143

Thor Madsen: Metal Dog

David Adler By

Sign in to view read count
Danish guitarist Thor Madsen, a relatively new arrival on the New York jazz scene, makes a strong debut with Metal Dog. Leading a quartet through a charged set of original music, Madsen displays not only stunning guitar chops, but an intrepid and progressive musical imagination. He swings hard on "Metalhunden" and "Crazy Dog Out the Window," his quick eighth-note lines dancing with an unpredictability that brings David Gilmore to mind. The moodier pieces, such as "Little Q," "After the Munchies," and "El Niño," are more along the lines of Ben Monder — particularly the beautiful unaccompanied intros Madsen plays on the latter two. But Madsen is no imitator; his tonal choices show promising signs of originality. (The splash of wah-wah that crops up during the snappy 5/8 piece "No Dancing Allowed" is a good example.) His band, moreover, has a knack for negotiating wildly varying rhythmic concepts, from the angular, fragmented funk of "Interference" to the brooding 5/4 of "Phobia."

Madsen throws a curve with his closing track, "Simple Song," which he says was inspired by dub music he heard between sets at a concert by trip-hop pioneer Tricky. Like many of today’s best young jazzers, Madsen has his ear to the ground for new sounds, many of which are to be found well outside the jazz realm. As AAJ’s Rob Evanoff has noted persistently in his electronica column, a healthy chunk of the future belongs to the turntablists, the DJs, the hip-hoppers. Jazz artists who avail themselves of electronica’s new sonic languages are doing the art form a service. This is something that guitarist Liberty Ellman, the founder of Red Giant Records, understands quite well. Madsen’s openness in this regard makes him an ideal new member of the Red Giant family.

Track Listing: 1. Interference 2. Metalhunden (The Metal Dog) 3. Little Q 4. No Dancing Allowed 5. After the Munchies 6. Crazy Dog Out the Window 7. Phobia 8. El Nino 9. Simple Song

Personnel: Thor Madsen, guitar; Douglas Yates, alto saxophone; Francois Moutin, bass; Ari Hoenig, drums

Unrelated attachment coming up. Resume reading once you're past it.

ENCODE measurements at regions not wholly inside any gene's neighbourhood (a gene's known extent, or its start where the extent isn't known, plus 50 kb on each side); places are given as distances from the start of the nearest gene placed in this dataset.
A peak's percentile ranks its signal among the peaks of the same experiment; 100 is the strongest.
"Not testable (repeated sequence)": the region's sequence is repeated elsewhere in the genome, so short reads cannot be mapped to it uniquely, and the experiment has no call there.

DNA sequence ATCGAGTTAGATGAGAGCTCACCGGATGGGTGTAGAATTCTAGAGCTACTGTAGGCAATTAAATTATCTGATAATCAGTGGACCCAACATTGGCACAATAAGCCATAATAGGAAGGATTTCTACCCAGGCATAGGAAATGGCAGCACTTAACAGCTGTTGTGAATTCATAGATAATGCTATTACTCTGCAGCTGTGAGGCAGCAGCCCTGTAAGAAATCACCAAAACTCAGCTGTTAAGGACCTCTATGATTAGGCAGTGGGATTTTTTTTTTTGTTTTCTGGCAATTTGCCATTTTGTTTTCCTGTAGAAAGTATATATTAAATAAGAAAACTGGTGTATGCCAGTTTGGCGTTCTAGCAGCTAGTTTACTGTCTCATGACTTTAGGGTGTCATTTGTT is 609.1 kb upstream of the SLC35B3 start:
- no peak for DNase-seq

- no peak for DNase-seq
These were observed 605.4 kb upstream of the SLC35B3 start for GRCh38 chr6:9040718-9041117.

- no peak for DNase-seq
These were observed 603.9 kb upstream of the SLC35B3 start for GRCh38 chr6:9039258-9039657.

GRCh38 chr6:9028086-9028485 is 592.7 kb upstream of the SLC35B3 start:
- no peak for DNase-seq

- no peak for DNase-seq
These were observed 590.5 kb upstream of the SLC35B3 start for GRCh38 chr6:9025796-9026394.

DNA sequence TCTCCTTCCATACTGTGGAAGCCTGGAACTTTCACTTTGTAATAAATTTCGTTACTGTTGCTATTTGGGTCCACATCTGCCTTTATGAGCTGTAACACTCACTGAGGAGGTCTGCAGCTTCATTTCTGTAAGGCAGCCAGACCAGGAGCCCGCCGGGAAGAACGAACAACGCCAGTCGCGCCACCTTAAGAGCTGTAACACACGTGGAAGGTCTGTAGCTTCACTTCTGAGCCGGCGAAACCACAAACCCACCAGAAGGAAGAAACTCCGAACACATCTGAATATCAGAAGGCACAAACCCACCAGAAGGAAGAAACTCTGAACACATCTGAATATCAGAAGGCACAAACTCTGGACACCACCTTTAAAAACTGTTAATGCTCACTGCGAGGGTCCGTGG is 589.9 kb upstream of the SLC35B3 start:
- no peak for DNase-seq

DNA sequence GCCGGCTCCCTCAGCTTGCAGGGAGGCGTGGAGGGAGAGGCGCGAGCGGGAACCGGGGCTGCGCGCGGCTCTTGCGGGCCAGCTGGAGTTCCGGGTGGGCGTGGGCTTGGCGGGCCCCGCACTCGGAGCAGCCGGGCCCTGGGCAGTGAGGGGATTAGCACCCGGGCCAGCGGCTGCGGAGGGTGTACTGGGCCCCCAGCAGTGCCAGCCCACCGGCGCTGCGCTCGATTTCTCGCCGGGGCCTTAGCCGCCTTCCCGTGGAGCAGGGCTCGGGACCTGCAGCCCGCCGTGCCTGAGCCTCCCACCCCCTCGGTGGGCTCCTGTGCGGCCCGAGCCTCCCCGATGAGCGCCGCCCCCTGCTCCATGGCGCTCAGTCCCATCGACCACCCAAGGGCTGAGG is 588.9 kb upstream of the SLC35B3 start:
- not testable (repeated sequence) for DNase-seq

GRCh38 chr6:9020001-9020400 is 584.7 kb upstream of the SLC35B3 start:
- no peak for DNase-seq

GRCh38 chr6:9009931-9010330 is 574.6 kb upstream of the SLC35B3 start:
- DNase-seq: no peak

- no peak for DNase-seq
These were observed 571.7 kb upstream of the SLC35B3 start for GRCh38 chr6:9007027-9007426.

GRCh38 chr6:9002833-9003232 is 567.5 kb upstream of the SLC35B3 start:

| Record Label: Red Giant Records | Style: Straight-ahead/Mainstream


comments powered by Disqus

Shop

More Articles

Read The Big Wig CD/LP/Track Review The Big Wig
by Ian Patterson
Published: May 24, 2017
Read The Dreamer Is the Dream CD/LP/Track Review The Dreamer Is the Dream
by Mark Sullivan
Published: May 24, 2017
Read Bill Evans – Another Time: The Hilversum Concert CD/LP/Track Review Bill Evans – Another Time: The Hilversum Concert
by C. Michael Bailey
Published: May 24, 2017
Read The Failure of Words CD/LP/Track Review The Failure of Words
by Glenn Astarita
Published: May 24, 2017
Read Groove Dreams CD/LP/Track Review Groove Dreams
by Dan Bilawsky
Published: May 23, 2017
Read Kami Fusen CD/LP/Track Review Kami Fusen
by Glenn Astarita
Published: May 23, 2017
Read "Protean Reality" CD/LP/Track Review Protean Reality
by Karl Ackermann
Published: September 24, 2016
Read "Columbia Years 1968-1969" CD/LP/Track Review Columbia Years 1968-1969
by Nenad Georgievski
Published: July 4, 2016
Read "Scott Hamilton / Harry Allen: live!" CD/LP/Track Review Scott Hamilton / Harry Allen: live!
by Edward Blanco
Published: August 9, 2016
Read "Live At The Open Gate" CD/LP/Track Review Live At The Open Gate
by Mark Corroto
Published: July 13, 2016
Read "Alameda Gardens" CD/LP/Track Review Alameda Gardens
by Glenn Astarita
Published: December 22, 2016
Read "Pulsation" CD/LP/Track Review Pulsation
by Nicola Negri
Published: August 1, 2016

Why wait?

Support All About Jazz and we'll deliver exclusive content, hide ads, hide slide-outs, and provide read access to our future articles.

Buy it!